Colleagues with a nationality other than Austrian often work in systemically relevant sectors such as care, cleaning, retail or delivery services. They make up one fifth of all workers and make a significant contribution to the country’s economic success. – Nothing works without her. Your work deserves respect and recognition. Nevertheless, they are often disadvantaged and earn significantly less than many Austrians. How do we make our working world fair?
Respect for an important contribution to society
Employees with other citizenships are more likely to have a university degree and more likely to have completed compulsory schooling than those with Austrian citizenship. They often work below their qualifications. In Austria, the recognition of educational qualifications obtained abroad is regulated in an extremely complex manner and resembles a hurdle race.
Women with other nationalities are often employed in care, cleaning and trade – they often even make up the majority of employees in these sectors. Mostly men work in the parcel and delivery services. Employees with other nationalities are disproportionately often employed as workers and twice as often as temporary workers. Women in particular are affected by poverty despite employment – 21 percent state that they cannot live on their income (or their pension will not be sufficient).
Worse position of colleagues with other nationalities and discrimination in the working world
The assessment “Colleagues with nationalities other than Austrian on the labor market (2022)’ by SORA on the employment situation, job satisfaction and discrimination at work shows many aspects of disadvantage. Five of these are described below. It also contains strong references to discrimination based on origin. 24 percent of those surveyed with other nationalities state that they receive a lower income than their colleagues with Austrian nationality, despite the same professional position and tasks.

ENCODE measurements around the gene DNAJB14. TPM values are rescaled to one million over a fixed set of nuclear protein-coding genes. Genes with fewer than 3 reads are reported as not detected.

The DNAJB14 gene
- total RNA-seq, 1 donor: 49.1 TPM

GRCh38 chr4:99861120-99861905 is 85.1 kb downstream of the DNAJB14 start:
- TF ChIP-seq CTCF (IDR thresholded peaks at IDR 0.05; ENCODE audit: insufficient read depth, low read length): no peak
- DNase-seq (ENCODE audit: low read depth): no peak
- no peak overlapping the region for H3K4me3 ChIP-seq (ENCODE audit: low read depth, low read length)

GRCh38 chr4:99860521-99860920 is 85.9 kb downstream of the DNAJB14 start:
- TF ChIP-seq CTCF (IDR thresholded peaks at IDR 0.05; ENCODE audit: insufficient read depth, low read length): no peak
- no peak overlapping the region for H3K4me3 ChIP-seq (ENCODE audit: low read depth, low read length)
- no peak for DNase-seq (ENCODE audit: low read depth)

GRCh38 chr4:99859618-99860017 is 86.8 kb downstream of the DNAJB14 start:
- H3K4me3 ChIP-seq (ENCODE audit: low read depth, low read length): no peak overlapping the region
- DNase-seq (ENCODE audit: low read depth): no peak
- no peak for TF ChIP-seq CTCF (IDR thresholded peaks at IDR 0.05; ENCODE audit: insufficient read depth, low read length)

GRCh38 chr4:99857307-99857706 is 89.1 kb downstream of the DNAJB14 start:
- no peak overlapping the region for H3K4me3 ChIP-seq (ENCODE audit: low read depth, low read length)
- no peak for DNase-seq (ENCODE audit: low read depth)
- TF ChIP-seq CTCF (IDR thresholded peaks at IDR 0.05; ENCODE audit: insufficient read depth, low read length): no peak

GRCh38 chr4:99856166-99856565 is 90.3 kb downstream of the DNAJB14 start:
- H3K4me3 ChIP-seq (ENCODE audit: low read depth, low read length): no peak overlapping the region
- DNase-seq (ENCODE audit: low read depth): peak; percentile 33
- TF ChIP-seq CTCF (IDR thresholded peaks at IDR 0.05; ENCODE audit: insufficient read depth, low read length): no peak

Obvious explanations for the disadvantages shown are:
- poorer framework conditions in the sectors in which employees with a migration background are overrepresented (indirect discrimination) and
- direct discrimination against people with a migration background.
(1) Under pressure at work: job insecurity
The jobs of colleagues with other nationalities are characterized by a high level of pressure: Employers often follow the principle of “hire and fire”, pay below average wages, expect heavy workloads and unhealthy working conditions. In addition, the social standing of the professions exercised is lower.
Colleagues with other nationalities are often the first to lose their jobs in a downturn – for example because they often work in jobs with poorer security due to a lack of recognition of their training and uncertain residence status. The comparatively lower job security is also evident in the unemployment figures: The Unemployment rate among employees with Austrian citizenship is significantly lower than that of colleagues with other nationalities.
(2) Wage and social security fraud business model
In all sectors, colleagues with other nationalities earn less than colleagues with Austrian nationality. The fact that the income is not enough to live on (working poor) is more than twice as common among employees with other nationalities than among those with Austrian (as also the working climate index of the AK Upper Austria proves).
In addition to direct discrimination (see point 4), they also find work more frequently in sectors in which employers sometimes work systematically with wage and social security fraud; especially the construction industry. Companies in these sectors have made the exploitation of the socially and legally insecure position of colleagues with nationalities other than Austrian a practical business model. Employers seem to be taking advantage of the insecure residency situation. In addition to the employees affected, the general public bears the damage (wage and social dumping, unfair competition, insolvency costs).
(3) Unhealthy workplaces